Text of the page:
In addition to Ehlert’s Color Zoo, I read one more book for the Caldecott Challenge:

arrow to the su'

Gerald McDermott’s illustrations for Arrow to the Sun are brilliant. My husband surprised me by saying they were maybe his favorite picture book illustrations of all time. I didn’t care for the writing, though.

I made the tiniest progress on the Geisel Challenge:

move over rover

Another rhyming book I loved! I may have to reconsider my longstanding dislike of rhyme and repetition. (Not that I’m questioning its importance in children’s literature–only that I don’t care for rhyming or repetitive stories myself.)

pip's trip

I’m a big fan of Janet Morgan Stoeke’s Minerva Louise series, so I was pleased to find Pip’s Trip at the library this week. The Loopy Coop hens are about as bright as Minerva Louise, so Pip’s trip isn’t quite the journey you might imagine.

take me out to the yakyu

Aaron Meshon’s Take Me Out to the Yakyu features a biracial boy who loves baseball when he’s with his family in America–and when he’s with his family in Japan. Facing illustrations compare the experience of attending games in both countries, and there’s a Japanese-English glossary at the back along with author’s notes on the history of baseball and cultural differences between the sport.

I am really hoping to finish Grasshopper Jungle, Like Carrot Juice on a Cupcake, What I Saw and How I Lied, and Openly Straight this week–as well as my current professional development book, Thrive. Here’s hoping for lots of reading time!

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18 thoughts on “It’s Monday! What Are You Reading? 4/21/14 #imwayr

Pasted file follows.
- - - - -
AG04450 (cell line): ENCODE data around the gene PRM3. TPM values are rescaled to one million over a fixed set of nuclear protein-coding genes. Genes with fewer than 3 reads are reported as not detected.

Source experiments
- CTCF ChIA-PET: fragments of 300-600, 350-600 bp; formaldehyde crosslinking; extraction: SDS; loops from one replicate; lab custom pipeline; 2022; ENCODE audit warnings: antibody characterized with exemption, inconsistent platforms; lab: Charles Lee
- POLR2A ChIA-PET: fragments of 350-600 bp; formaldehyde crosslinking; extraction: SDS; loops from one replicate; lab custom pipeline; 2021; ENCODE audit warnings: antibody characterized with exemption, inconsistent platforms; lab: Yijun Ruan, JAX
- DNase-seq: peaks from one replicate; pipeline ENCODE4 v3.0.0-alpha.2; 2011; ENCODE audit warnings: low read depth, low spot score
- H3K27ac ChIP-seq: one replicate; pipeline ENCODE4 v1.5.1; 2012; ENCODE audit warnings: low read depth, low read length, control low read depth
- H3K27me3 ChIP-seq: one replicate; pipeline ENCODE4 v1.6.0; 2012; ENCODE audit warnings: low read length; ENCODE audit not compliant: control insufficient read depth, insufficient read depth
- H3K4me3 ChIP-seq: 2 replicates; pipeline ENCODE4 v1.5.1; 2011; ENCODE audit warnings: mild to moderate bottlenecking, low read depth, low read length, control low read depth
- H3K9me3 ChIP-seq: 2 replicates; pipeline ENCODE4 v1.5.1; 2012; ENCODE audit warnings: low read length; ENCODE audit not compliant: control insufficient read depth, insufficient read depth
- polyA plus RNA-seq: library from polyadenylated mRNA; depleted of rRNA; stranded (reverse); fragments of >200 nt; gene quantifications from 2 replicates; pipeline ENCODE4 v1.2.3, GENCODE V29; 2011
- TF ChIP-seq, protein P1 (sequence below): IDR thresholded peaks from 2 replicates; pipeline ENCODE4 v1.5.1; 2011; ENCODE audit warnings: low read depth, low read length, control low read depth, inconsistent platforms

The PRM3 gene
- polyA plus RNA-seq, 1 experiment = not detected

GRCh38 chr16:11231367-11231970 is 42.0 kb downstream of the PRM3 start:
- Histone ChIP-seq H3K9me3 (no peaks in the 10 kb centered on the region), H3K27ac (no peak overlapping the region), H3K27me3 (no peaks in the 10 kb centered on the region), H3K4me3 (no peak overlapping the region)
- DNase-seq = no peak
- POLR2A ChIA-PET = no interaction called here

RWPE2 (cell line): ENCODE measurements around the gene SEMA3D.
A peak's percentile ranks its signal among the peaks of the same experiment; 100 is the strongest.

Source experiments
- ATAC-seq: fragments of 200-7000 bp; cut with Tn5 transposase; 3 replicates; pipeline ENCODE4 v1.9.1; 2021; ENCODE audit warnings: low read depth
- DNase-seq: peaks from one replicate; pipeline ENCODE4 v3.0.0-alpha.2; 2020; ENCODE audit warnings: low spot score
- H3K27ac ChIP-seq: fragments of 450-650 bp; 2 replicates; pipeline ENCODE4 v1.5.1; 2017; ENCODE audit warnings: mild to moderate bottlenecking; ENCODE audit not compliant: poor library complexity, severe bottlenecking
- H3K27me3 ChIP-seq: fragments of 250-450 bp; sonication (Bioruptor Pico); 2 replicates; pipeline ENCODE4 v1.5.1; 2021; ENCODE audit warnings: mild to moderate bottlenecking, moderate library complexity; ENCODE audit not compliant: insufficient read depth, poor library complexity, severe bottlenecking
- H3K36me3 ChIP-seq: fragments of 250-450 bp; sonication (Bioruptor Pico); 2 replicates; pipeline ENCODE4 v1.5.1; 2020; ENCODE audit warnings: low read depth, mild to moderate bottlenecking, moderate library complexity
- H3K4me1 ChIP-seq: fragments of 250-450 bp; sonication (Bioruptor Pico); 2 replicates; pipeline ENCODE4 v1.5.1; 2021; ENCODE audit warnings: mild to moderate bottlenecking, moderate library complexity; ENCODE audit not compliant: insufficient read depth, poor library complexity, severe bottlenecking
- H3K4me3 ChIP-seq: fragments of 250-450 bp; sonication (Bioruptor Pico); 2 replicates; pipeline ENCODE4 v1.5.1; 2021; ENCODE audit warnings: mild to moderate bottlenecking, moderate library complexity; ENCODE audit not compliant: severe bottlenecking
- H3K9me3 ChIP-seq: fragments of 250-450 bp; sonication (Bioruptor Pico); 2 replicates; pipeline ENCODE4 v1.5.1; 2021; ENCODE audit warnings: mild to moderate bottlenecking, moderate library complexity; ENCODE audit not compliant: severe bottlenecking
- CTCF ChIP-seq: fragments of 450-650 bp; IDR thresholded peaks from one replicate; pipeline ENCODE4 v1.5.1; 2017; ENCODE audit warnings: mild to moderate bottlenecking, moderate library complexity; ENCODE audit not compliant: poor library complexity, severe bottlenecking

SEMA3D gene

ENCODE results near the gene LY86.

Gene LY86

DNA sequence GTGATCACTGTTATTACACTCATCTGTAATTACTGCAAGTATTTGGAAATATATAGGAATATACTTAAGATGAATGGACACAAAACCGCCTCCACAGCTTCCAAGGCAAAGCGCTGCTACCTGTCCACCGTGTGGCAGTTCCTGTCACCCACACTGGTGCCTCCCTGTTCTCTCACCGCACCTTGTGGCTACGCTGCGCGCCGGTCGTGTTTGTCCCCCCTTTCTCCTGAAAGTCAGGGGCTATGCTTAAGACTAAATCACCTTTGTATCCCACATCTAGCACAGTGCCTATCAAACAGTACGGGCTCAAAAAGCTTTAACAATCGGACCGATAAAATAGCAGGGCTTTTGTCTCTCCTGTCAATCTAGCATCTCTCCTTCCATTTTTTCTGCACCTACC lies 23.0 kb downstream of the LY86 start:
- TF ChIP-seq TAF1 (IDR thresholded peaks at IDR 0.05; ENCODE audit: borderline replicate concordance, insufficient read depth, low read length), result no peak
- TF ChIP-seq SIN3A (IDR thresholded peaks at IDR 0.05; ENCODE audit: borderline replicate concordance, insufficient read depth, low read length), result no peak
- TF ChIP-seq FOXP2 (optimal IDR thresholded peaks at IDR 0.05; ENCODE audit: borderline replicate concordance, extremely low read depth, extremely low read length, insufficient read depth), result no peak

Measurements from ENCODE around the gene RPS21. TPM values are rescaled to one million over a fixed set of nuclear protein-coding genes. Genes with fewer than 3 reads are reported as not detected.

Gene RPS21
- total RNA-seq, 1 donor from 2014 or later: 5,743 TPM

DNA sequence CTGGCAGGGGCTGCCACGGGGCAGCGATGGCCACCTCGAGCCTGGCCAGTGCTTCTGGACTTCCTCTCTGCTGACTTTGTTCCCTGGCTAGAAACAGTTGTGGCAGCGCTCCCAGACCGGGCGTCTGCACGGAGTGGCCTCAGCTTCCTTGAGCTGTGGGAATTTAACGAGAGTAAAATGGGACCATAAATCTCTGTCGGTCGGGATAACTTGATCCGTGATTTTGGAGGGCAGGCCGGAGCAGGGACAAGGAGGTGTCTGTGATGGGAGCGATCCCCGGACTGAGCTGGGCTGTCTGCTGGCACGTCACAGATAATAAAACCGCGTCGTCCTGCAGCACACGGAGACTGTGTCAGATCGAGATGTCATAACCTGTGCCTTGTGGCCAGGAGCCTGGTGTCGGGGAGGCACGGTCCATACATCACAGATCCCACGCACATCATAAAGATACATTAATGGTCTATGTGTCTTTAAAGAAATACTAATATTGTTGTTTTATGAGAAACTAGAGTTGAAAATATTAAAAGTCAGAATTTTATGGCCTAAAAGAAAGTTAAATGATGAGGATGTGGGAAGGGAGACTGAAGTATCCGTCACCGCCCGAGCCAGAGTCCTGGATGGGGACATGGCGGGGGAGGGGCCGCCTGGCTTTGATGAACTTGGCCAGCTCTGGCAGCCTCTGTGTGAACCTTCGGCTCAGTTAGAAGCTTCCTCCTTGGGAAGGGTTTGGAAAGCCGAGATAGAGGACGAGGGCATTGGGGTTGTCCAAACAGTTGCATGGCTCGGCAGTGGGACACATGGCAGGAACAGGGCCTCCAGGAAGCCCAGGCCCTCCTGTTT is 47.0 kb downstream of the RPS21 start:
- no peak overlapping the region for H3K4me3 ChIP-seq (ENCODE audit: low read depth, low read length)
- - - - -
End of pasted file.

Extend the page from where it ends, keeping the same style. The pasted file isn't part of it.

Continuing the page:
1. I agree with you about The Boy on the Porch. While I loved it, I also felt it was underwritten. I totally agree that it felt like a fable — or maybe an allegory. I, too, wanted to know more about the setting and character development. But I also thought the story in general just felt special despite some of what it was lacking.

    I am very impatiently waiting for my library to get The Adventures of Beekle.

    • Beekle is such a winner! Just loved it–one I know I will enjoy sharing repeatedly. I think one reason I’m struggling with my response to Boy on the Porch is that I also felt it was somehow special despite lacking something. Not sure how to reconcile those two things in my brain!

  2. I cannot remember the name, but isn’t there a mythical story about a couple without children who find a girl and take her in. Although they ‘really’ know she isn’t real, they love her like their own. And she eventually disappears. I wonder if the Creech book is based from that. Like others, I’d like to read Beekle, and more of the Ehlert books. I have Scraps, still haven’t read it. Thanks for your opinion on some of these! I appreciate it!

    • I think you’ll like Scraps! I’ve shared it several times over the past week and enjoyed it each time. Plus, it gave me a much better appreciation of Ehlert’s other books. I am going to have to look into a potential myth source for Boy on the Porch. Thanks for that suggestion!